You’ve Got Mail: The Age of Dating through Social Media and Why it Should Stop



It’s the age old story. Boy meets girl. They talk all night. Then he asks for her number……so he can add you on Snapchat, of course!

Does this sound familiar? Have you spent days trying to plan the perfect selfie or funny video to capture the heart of that *special* someone? After this chain of events, maybe they’ll start to like your pictures on Instagram and Facebook; suddenly, you’ve found the one. They’re texting you in the morning, they no longer wait 20-30 minutes to respond back, because you don’t have to play hard to get anymore. It’s love. Or maybe things take a turn for the worse. You’ll open up your Snapchat with anticipation, only to find they’ve opened it and haven’t responded and you’ll start to question where you went wrong or why didn’t you take the road of “Hard-to-Get.” After an opened Snapchat, it’s all downhill from there. Potential relationship diminished.

I’m sure that while you’re reading this, you hear a bell of truth ringing louder than you would like, but also you’re (hopefully) laughing because this sounds insane! Yet while I’ve fluffed up the dramatics to describe the situation, how sad is it that we’ve let this become the standard for judging whether or not someone is interested in dating us?

Awhile back, I was talking with one of my friends about a guy that I had a connection with, but how it didn’t make sense because we didn’t text or talk over social media. In a panic, I asked my friend, “Isn’t this weird? We don’t text or Snapchat.” He laughed in my face and said, “well I’d say it’s a good thing because relationships don’t start that way.” Suddenly, I realized how ridiculous I had been. Or how ridiculous we’ve all been for holding social media to such high esteem.

When you think about why you start to like someone, I can imagine we’d all say that we like them for their personality, how they make us feel, the personal connection or conversation. While I will not deny that looks are important and attraction is necessary in order to even find a connection, sending a snapchat with the right lighting shouldn’t make or break a relationship. In fact, it doesn’t at all. Putting on your best face might work for a few weeks, but in reality, being in a serious relationship is way more than that. If marriage is the ultimate goal of dating anyways, you can bet your bottom dollar that they’re going to see you at your worst.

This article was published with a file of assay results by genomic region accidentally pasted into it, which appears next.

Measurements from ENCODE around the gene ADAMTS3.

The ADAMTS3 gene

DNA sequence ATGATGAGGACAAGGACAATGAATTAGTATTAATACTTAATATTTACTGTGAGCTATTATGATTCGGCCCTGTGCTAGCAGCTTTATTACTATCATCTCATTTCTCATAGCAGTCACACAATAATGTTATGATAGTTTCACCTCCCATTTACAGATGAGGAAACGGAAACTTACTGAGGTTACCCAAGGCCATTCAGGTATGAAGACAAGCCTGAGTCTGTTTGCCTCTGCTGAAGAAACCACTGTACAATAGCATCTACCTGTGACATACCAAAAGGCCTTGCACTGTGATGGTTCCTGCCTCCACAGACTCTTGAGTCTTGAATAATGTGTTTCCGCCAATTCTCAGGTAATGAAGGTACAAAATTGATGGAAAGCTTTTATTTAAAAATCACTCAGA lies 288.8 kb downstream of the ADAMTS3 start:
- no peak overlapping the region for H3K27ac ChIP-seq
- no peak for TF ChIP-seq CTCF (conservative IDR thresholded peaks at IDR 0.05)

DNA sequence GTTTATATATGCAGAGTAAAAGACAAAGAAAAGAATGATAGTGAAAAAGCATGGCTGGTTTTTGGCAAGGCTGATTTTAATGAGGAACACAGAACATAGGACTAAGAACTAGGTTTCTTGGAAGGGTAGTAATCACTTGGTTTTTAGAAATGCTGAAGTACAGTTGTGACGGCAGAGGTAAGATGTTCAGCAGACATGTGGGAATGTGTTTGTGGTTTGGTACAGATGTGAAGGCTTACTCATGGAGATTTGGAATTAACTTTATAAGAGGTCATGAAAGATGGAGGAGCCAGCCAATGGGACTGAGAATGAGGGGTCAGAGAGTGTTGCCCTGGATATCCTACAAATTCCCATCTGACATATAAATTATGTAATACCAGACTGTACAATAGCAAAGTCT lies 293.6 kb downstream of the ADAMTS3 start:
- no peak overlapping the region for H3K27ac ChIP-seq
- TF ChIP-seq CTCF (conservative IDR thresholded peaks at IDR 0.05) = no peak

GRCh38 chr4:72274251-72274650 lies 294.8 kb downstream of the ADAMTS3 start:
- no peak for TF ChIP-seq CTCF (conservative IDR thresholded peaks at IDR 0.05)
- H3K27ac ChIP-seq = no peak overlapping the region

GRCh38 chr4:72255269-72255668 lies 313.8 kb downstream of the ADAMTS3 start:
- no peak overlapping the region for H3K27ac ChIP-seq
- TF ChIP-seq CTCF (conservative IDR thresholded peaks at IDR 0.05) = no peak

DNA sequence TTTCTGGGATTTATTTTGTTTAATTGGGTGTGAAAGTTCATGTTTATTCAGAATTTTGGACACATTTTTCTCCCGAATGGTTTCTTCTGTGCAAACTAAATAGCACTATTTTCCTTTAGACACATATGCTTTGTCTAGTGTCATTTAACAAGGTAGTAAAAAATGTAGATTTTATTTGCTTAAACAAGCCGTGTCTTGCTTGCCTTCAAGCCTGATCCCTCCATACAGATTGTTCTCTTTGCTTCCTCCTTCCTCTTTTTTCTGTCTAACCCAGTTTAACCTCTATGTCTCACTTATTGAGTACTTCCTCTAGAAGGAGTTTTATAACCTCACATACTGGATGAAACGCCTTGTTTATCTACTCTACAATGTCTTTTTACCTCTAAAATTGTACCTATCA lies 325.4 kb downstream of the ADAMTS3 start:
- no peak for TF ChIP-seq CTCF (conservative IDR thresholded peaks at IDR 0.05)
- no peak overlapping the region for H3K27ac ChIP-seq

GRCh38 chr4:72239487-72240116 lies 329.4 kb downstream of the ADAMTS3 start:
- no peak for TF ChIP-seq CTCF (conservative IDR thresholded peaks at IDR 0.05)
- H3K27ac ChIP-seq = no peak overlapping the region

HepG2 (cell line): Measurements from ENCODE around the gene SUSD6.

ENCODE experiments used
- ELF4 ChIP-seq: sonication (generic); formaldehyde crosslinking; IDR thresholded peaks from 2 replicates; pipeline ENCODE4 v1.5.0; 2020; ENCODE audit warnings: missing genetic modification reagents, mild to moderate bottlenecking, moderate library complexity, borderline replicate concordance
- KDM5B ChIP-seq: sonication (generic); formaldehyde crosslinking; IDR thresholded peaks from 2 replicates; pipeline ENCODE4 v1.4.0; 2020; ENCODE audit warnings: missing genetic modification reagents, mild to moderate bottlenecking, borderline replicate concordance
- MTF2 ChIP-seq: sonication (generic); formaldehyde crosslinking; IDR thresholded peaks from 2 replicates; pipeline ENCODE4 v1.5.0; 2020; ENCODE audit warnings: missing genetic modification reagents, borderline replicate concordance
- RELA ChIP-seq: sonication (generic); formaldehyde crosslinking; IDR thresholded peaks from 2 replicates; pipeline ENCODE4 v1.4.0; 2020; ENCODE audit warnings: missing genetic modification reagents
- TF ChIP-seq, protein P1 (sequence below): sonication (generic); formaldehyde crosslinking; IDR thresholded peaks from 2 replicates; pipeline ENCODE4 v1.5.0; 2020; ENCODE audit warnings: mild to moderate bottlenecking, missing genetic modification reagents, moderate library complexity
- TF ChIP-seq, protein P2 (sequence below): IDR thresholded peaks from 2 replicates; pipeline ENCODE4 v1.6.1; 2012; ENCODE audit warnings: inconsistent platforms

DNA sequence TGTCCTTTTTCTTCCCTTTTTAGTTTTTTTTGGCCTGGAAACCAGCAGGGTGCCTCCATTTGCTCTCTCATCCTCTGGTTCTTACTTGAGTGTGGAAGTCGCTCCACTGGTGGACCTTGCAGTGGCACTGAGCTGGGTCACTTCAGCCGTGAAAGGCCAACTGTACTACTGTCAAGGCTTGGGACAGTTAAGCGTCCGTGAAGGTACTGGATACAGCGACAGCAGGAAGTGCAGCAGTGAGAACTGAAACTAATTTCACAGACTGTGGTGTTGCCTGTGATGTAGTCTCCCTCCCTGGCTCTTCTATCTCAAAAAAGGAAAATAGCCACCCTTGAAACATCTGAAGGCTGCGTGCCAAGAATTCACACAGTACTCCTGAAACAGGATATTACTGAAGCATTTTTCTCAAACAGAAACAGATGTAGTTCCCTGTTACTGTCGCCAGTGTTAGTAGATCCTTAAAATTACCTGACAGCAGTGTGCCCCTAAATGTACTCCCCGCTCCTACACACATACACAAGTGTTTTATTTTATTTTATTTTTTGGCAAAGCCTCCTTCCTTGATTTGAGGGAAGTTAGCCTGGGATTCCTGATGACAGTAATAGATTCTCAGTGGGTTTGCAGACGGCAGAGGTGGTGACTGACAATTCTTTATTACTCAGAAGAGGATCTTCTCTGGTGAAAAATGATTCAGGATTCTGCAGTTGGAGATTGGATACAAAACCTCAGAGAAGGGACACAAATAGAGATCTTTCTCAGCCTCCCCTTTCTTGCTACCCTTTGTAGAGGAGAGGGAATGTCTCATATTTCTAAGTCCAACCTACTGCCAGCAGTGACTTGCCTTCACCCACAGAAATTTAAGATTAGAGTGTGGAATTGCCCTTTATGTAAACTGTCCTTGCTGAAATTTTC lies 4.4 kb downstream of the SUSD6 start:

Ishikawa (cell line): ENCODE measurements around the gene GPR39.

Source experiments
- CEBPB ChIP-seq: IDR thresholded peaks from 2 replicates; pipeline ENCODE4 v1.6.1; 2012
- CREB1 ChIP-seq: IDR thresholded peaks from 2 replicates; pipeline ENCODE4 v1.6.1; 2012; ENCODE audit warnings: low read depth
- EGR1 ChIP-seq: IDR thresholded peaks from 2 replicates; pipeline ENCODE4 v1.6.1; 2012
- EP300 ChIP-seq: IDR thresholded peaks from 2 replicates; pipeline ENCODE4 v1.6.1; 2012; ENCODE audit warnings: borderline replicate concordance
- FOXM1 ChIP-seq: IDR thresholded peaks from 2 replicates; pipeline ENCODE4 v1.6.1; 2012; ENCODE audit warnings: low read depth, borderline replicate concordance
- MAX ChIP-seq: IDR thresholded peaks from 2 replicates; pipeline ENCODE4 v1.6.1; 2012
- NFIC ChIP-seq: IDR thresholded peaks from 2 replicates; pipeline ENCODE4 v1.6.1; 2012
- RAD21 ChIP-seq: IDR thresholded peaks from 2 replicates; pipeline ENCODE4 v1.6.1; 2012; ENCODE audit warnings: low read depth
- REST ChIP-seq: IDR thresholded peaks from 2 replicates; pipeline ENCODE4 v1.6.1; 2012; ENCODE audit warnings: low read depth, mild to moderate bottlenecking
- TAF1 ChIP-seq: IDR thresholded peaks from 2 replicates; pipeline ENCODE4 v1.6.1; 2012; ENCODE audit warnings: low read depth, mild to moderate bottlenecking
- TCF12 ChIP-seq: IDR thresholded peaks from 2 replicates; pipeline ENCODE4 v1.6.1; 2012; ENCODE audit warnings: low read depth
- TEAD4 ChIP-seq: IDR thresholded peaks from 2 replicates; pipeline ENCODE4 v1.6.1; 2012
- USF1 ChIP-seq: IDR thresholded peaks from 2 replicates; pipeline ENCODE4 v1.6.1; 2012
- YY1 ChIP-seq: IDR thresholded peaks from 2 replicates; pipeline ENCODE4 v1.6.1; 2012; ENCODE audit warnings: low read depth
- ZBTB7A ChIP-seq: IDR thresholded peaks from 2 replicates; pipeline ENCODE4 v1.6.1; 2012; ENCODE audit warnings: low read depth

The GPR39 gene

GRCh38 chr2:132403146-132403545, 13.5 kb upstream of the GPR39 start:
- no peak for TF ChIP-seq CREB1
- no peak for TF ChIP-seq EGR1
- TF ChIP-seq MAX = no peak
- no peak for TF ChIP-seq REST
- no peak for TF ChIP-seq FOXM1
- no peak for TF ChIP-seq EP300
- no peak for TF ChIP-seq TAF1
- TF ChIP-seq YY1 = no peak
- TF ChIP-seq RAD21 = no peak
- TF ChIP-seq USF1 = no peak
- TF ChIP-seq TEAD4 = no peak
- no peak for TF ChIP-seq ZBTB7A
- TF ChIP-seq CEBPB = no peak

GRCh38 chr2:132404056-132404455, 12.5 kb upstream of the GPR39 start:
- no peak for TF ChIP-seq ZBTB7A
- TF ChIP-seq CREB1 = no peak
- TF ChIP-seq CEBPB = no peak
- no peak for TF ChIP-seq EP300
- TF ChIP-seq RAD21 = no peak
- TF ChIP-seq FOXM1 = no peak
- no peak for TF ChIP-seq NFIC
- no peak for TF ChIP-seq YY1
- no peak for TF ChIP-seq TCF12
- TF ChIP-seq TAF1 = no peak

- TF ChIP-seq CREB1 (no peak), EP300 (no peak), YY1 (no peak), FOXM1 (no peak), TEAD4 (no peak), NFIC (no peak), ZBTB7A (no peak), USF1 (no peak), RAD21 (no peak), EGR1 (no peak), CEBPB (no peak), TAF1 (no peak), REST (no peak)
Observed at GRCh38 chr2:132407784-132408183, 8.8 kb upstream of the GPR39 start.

This isn’t to say that when you start dating you should let it all hang out, but I am suggesting that we be more honest about who we are and that means taking a step back from taking the “perfect selfie” or sending the wittiest text. We’ve all become so reliant on social media that we’ve used it as a way to determine whether or not the relationship is going to work out before its even begun.

Therefore, I suggest we try and take a step back from the obsession with social media and how we use it to connect with other people. I love sending funny pictures or videos to my friends, or using texts to catch up if we don’t have time to talk on the phone. But whenever I’ve found that I get too attached or distracted by it, I try to detach myself from it. Sometimes, I delete Snapchat off my phone for a week. Other times, I put my phone on airplane mode after 9 pm or when I’m supposed to be studying.

Ultimately, I want us all to be able to enjoy life and experience getting to know people firsthand. I’ve found the relationships that don’t rely on how often someone texts you, answers your Snapchat, or likes your picture on Instagram are the most lasting. While I haven’t found the love of my life, I’d like to think that our relationship won’t spark because he decides to snapchat me pictures every hour on the hour or sends me a good morning text.

So let’s do ourselves a favor. Put down the phone, stop making the duck face and enjoy the company around you. In my opinion, life’s better spent with real people rather than looking through the lens of a Snapchat filter.


Flickr/Global Panorama

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